MARIA Sharapova has not been handed a wild card into this year’s French Open, tournament organisers have announced on Facebook.

The 30-year-old former world number one has competed at three events since returning to competitive tennis following her 15-month doping suspension.

Sharapova tested positive for meldonium at the 2016 Australian Open and her original two-year ban was reduced on appeal.

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However, the Russian was not able to acquire enough ranking points to secure an automatic place in qualifying for Roland Garros.

French Tennis Federation president Bernard Giudicelli confirmed on Tuesday evening there would be no invitation for the two-time champion when announcing the wildcards for the 2017 tournament during a live Facebook broadcast.

Giudicelli is understood to have spoken to Sharapova ahead of his decision, with the Russian currently playing at the Italian Open in Rome, where she is set to face Croatia’s Mirjana Lucic-Baroni.

The FTF president said on Facebook: “I just wanted to tell you that I decided not to give to Maria Sharapova a wild card, a wild card she asked me for.

“Nobody can deprive her of her two titles here in Roland Garros, but these two titles she had conquered them according to the rules and behold nothing to anyone.”

Ferrandini then spoke about how the Court of Arbitration for Sport “reduced her sanction, but agreed with the independent panel she had committed a violation of the anti-doping tennis programme and she had to be suspended for 15 months”.

He continued: “Today this suspension is over and she can take her path towards the new success, but if there can be a wild card for return from injuries then there cannot be a wild card for return from doping.

“So it is up to her, day after day, tournament after tournament, to find alone the strength to conquer major titles without being held to anybody.

“I’m very sorry for Maria, very sorry for her fans. They might be very disappointed and she might be very disappointed, but it is my responsibility and my mission to protect the game and protect high standards of the game played without any ‘doping’ on the result, so that is our decision.”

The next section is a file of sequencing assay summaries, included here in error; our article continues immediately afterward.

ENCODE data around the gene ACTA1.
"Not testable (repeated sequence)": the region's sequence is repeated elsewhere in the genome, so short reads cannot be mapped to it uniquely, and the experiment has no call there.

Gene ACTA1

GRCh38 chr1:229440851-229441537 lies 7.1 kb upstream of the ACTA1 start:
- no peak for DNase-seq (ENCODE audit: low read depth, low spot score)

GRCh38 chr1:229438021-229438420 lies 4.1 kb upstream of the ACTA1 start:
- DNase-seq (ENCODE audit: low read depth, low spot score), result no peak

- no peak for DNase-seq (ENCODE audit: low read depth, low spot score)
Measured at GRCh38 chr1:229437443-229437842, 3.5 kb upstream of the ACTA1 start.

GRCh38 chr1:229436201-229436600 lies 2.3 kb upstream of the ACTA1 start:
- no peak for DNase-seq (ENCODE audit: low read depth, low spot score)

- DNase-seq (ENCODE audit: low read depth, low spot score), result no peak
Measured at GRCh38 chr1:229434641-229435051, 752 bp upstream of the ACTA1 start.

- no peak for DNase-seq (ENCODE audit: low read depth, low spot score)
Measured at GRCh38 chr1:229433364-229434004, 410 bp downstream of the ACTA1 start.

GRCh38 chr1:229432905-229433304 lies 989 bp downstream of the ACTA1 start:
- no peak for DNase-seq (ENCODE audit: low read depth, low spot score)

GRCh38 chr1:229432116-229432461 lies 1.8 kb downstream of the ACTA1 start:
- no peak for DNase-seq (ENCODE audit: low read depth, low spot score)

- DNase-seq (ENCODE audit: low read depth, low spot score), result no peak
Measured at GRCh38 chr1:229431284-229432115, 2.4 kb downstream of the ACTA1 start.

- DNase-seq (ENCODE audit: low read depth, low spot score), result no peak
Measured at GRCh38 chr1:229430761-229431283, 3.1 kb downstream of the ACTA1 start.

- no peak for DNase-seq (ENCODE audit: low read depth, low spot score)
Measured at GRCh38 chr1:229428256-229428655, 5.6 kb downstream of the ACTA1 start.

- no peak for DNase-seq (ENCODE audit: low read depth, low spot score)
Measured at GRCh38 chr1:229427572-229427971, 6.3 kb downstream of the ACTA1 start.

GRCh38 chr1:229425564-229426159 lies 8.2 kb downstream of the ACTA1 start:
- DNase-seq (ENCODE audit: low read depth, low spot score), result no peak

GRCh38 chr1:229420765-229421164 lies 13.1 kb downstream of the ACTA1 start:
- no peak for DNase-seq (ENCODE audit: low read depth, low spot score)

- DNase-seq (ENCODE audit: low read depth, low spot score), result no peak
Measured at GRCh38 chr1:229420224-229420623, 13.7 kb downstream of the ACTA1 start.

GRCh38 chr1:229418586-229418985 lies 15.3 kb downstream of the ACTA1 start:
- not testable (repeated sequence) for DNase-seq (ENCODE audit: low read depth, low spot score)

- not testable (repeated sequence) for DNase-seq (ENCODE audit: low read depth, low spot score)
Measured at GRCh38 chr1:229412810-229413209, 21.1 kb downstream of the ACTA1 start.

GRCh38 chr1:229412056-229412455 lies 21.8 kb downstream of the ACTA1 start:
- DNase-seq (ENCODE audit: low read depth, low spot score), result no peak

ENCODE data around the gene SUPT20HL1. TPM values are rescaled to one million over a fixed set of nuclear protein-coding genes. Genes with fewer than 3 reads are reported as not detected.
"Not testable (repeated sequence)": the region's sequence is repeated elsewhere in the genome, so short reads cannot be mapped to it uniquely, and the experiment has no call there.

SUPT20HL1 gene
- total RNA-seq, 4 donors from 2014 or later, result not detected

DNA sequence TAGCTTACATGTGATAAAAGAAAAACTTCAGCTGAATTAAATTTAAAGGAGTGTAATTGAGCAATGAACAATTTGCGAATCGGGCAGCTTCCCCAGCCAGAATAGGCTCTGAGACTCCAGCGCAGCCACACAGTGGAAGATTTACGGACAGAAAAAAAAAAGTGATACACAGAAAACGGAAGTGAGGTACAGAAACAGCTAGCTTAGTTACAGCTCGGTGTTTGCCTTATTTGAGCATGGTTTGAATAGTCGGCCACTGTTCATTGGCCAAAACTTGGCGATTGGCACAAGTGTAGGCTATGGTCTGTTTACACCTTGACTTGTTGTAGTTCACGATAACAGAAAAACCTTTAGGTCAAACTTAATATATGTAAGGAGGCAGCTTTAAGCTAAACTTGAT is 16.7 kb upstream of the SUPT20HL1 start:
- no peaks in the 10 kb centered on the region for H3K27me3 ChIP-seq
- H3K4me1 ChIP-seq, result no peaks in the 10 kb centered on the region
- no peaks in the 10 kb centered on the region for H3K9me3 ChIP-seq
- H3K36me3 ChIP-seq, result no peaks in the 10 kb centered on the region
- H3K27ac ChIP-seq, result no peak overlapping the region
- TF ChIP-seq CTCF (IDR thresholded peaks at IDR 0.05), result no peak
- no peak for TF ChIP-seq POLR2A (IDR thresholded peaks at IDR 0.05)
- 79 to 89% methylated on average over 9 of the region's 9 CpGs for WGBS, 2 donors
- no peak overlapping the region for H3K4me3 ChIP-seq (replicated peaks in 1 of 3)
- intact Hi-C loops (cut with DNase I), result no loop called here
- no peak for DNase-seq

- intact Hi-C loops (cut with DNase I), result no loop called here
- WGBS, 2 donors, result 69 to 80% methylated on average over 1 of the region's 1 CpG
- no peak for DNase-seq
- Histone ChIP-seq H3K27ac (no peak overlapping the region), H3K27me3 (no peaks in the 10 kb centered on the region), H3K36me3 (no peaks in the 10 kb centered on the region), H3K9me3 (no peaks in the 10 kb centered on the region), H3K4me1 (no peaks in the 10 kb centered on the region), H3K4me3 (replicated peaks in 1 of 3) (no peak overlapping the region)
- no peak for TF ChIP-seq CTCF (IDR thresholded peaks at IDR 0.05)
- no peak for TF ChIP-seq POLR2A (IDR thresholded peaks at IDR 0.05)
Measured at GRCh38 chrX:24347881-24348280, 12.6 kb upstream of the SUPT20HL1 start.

Meanwhile, a series of rule changes are to be trialled at the inaugural Next Gen ATP Finals in Milan later this year, which will include sets of the first-to-four games as well as no advantage scoring. The ATP hope the innovations will help both engage new and younger fans to the sport as well as creating “a high-tempo, cutting-edge, and TV-friendly product”.

As part of the experiment, should game scores be level at deuce, then there will be no advantage played with the next point to win instead, while a ‘no-let’ rule will be applied to serves and a shot clock will be used to enforce the strict 25-second rule.

The plans include a tie-break should the scores reach 3-3 with matches played out as best of five sets.

Warm-ups will be limited to “precisely five minutes from the second player walk-on” with a limit of one medical time out per player per match and players will also be allowed to communicate with their coaches at certain times, which will “provide additional content and entertainment value for broadcast”.

TShould there be a positive reception to the initiatives at the season-ending tournament for the world’s top under-21 players, then they could be rolled out at other events in the future.

ATP executive chairman and president Chris Kermode said: “We are excited to be bringing something new to the table with this event.

“We have created this new tournament precisely to allow us to look at some potential new elements, in a high-profile environment.”